Of course, despite Oracle's size, their Linux business is tiny - the market is mostly Red Hat's, and to a lesser degree Novell's. But Oracle, if they take this market seriously, stand to become a significant player. And that isn't a bad thing, so long as they abide by the FOSS licenses they distribute and contribute back - which, it appears, they are in fact doing.
      • by jez9999 ( 618189 )
        they are, to put it plainly, the biggest corporation selling a commercial Linux distro.

        Could you explain this phrasing for me? They could, I suppose, 'sell' the distro, but any buyer could release the sourcecode for free. How is it that they are 'selling' their distro?
        • They can sell it just like Red Hat and SUSE do. You sell the source code, and it comes with support. Other people can distribute the source code, but then (1) it lacks the support, and (2) doesn't come directly from the manufacturer, so patches may be late, errors may exist, etc.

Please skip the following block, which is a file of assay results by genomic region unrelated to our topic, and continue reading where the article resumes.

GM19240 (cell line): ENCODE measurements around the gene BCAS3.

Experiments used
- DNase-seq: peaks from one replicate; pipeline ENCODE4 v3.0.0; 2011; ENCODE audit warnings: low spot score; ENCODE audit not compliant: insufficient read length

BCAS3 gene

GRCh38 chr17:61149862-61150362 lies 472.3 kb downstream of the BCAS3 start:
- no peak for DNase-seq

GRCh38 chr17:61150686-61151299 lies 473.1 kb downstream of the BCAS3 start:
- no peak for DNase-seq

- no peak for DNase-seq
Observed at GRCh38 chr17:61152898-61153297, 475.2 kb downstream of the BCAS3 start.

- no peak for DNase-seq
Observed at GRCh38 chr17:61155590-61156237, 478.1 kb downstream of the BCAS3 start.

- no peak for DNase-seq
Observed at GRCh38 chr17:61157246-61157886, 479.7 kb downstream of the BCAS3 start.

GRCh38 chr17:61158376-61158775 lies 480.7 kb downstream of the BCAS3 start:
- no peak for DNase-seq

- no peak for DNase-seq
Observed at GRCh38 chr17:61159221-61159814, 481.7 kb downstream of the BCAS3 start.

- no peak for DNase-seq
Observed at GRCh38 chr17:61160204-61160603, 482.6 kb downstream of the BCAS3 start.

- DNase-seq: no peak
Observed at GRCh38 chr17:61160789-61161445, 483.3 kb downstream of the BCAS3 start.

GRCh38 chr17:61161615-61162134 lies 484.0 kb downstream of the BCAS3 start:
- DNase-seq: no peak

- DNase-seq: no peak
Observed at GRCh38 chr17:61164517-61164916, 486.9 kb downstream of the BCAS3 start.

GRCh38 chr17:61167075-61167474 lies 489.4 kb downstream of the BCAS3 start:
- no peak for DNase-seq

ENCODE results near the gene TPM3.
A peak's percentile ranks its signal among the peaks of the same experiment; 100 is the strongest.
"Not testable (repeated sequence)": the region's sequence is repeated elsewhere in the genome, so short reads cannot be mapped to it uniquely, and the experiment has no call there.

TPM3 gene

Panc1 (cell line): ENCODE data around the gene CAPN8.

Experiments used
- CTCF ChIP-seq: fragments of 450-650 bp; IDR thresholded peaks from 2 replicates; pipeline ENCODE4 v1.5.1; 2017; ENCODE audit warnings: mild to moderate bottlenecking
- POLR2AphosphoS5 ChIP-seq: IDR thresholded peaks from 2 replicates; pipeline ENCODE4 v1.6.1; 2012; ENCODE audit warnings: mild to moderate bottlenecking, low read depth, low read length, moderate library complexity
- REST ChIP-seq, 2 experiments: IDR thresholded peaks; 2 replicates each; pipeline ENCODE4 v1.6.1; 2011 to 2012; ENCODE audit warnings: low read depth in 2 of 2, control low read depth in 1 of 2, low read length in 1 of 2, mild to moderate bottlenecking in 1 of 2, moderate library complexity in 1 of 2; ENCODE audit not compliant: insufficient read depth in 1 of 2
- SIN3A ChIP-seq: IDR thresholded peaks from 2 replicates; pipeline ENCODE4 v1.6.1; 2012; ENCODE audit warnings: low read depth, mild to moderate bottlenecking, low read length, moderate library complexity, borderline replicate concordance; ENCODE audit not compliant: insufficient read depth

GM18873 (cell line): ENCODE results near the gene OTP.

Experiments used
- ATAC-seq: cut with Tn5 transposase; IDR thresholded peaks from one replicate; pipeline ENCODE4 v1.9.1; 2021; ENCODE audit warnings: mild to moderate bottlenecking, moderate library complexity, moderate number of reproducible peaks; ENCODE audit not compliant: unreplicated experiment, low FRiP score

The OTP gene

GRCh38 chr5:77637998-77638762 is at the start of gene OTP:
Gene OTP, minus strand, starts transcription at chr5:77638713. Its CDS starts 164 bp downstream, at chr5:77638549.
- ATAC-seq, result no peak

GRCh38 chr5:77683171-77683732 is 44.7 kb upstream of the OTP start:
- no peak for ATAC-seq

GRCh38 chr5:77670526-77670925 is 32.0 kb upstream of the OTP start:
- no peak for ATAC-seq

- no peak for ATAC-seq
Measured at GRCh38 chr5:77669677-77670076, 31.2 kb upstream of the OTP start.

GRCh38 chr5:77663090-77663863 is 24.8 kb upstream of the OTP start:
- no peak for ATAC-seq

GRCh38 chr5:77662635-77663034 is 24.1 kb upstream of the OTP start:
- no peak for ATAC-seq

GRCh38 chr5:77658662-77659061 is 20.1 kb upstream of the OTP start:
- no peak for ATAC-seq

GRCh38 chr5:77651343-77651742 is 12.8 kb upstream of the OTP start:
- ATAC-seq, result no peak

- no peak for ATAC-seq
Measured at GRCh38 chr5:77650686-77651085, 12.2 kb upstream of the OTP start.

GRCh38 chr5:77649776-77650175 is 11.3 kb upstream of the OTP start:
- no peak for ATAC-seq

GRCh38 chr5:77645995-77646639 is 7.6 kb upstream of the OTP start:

• by markxsd ( 718350 )
        As a former product manager for Oracle I can say that when it comes to Oracle strategy only two things matter:

        1) Database licence sales
        2) Larry Ellison's ego

        [in that order of priority]

        Oracle's foray into Linux must be with one or both of these in mind. Do not expect Oracle to promote Linux in any way that moves away from these priorities as it will not happen.

    • Well, "Unbreakable" provides savings for small to medium enterprises in terms of OS licensing and support. Its about $100 per OS install per year to get support for the OS from Oracle, compared to whatever the Hell else RH is charging. For a small to medium business, this is a big difference. I also believe that a fork might be coming soon, seeing as it is easier to certify an Oracle configuration for support if it is based on this OS.

      Right now, as far as I know, the software packages are the same as Red Ha
    • Re: (Score:3, Interesting)

      NIH syndrome, also known as Not Invented Here.

      Oracle installers are notoriously bad, and seriously deform basic UNIX and Linux system configurataions. For example, "/a/b/c/d/.." is not the same as "/a/b/c". "dirname /a/b/c/d" is the same as "/a/b/c". And "cd /a/b/c/d; dirname `pwd`" is also not the same as "/a/b/c" in any system that uses autofs.